Then there’s “soft on crime.” Another in the Republican spit-bag of epithets mindlessly thrown at opponents. Just tossing words, because they can; no need for substance or explanation. Trump specialized in this. “Weak on crime, weak on borders, weak on the military.” (He preferred the word “weak,” as if to contrast his own phony posture of strength.) Republican voters —especially those high on guns — eat up this pap. 

Even generally sane voters can fall for it. “Soft on crime” is an insidious meme that warps minds, so all politicians fear the label, and strive hard to avoid it.

“Soft on crime.” But — what is a key element in crime? GUNS!!!

Morons can’t even spell

Involved in a very high proportion of serious violent crimes. America has vastly more guns, in relation to population, than any other country. We have 4% of the world’s population and 40% of its guns. And — surprise — way more gun crime than any other country. The NRA and gun nuts actually try to tell us the answer for too many guns is — wait for it — even more guns. Literally insane.

Meantime, most Republican “tough on crime” policies actually do little or nothing to reduce crime. What would have a big impact would be stricter gun regulation and diminishing the vast number of guns in circulation, responsible for so much crime. 

By opposing this, it’s Republicans who are the ones truly soft on crime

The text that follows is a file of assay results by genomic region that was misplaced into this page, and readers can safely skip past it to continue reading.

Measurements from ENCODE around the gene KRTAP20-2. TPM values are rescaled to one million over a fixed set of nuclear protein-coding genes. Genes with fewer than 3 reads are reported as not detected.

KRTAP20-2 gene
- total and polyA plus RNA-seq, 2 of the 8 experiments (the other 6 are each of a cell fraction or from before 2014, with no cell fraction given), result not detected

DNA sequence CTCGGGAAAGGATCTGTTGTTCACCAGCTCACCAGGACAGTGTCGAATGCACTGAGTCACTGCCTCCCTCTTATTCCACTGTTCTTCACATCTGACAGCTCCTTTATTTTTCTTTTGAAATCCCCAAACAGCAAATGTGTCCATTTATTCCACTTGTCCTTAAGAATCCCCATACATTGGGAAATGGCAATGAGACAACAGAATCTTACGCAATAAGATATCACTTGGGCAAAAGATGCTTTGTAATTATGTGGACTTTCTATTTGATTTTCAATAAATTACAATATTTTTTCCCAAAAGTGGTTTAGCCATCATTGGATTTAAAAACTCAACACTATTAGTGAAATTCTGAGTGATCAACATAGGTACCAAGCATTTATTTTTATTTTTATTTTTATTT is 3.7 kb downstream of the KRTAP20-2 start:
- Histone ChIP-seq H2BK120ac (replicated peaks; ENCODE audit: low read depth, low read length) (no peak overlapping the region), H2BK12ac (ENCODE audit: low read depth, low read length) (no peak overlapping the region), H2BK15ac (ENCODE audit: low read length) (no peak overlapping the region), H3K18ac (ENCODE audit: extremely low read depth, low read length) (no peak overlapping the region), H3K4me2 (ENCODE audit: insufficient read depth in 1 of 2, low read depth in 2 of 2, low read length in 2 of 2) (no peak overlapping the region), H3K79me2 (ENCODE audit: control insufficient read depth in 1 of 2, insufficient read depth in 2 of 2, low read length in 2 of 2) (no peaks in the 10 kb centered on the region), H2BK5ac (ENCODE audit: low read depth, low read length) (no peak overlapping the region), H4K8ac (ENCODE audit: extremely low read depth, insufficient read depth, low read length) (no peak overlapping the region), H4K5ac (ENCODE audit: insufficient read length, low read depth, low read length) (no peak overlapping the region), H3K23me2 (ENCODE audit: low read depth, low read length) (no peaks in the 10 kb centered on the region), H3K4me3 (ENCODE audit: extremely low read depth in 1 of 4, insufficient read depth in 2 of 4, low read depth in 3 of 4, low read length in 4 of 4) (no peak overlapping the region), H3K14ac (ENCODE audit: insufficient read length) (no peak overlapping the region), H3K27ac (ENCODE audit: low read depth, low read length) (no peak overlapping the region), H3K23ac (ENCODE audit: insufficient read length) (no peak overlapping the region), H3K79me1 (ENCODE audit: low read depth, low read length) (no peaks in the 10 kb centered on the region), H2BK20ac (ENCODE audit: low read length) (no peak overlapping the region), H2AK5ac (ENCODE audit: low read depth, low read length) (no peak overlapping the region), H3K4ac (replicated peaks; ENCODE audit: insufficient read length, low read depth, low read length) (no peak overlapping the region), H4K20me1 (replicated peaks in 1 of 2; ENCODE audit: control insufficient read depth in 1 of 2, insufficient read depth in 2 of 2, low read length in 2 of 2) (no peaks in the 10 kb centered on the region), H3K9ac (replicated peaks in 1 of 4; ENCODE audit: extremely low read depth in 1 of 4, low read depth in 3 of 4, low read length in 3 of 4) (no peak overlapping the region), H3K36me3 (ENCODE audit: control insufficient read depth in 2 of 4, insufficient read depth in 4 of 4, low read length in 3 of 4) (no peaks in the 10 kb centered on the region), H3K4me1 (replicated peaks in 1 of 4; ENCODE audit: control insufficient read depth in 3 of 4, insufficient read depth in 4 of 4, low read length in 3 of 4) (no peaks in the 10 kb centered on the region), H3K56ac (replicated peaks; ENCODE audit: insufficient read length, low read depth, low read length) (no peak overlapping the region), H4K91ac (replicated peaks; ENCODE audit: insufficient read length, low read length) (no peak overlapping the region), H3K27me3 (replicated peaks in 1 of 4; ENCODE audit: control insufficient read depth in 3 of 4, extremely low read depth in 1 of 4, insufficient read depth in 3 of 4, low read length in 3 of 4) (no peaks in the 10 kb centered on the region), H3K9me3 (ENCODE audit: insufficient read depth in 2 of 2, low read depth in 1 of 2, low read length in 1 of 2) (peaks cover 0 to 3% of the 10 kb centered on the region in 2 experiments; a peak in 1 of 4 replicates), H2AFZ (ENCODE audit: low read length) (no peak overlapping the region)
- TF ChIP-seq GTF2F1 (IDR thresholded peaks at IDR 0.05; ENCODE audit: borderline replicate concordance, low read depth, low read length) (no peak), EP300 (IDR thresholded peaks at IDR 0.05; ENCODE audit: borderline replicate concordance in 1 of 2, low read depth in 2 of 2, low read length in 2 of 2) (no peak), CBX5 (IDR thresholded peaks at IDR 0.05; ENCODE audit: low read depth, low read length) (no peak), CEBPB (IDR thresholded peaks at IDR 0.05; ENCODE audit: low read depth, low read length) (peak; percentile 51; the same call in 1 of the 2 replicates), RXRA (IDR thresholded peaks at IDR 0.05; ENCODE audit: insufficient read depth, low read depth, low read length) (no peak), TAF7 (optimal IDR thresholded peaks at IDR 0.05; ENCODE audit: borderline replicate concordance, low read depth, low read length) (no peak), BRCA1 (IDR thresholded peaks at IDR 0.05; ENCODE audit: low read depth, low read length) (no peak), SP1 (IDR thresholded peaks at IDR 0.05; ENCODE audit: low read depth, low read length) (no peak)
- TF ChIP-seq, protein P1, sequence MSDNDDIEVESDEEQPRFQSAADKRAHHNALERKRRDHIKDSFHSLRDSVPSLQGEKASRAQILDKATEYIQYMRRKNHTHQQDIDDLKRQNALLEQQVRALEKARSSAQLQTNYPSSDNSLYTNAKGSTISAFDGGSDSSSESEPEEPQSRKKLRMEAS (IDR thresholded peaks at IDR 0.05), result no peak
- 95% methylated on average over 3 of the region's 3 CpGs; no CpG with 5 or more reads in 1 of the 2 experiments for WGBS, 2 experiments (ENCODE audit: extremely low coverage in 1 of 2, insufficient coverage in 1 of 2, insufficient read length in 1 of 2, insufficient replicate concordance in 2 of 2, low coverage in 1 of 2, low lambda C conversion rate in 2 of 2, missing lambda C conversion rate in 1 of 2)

Leadership lessons: How (not) to get girls

April 10, 2021

Governor Andrew Cuomo hungered for feminine companionship. I can relate to that. All his power and glory may not cut it for him without a woman in the picture. And he’s horny. But being governor actually kind of constrains him in a box.

So (as the pattern becomes clear) what he does is to surround himself with pretty young women in subordinate roles, then puts the move on them. Summoned into his office to “help with his phone.” One he tells he’s “single and ready to mingle,” and then grabs her breast.

Maybe I’m naive, or a sappy romantic, but I just don’t get it. I think about my own history with women. For a long time I was very inhibited. Even out on a date it would never have entered my head to just grab a girl like that. Maybe if drunk? I was never drunk. But neither was Cuomo, on those occasions.

Eventually I did learn how to get it on with a girl. But not the Cuomo way. Did this (otherwise) very savvy man think this was the way to initiate a sexual relationship? Governor: find a woman not your subordinate. Ask her out on a date. On the phone. Politely. Nobody can fault that. If she accepts, then the rules are different from in the office. (But even then you don’t just grab.)

But I guess I don’t have the mentality of a Cuomo. Long accustomed to getting what he wants. Then again, here he doesn’t seem to have gotten it. Unless we just haven’t heard from women he did shag. But somehow I doubt that. His behavior seems more like that of a guy not getting any.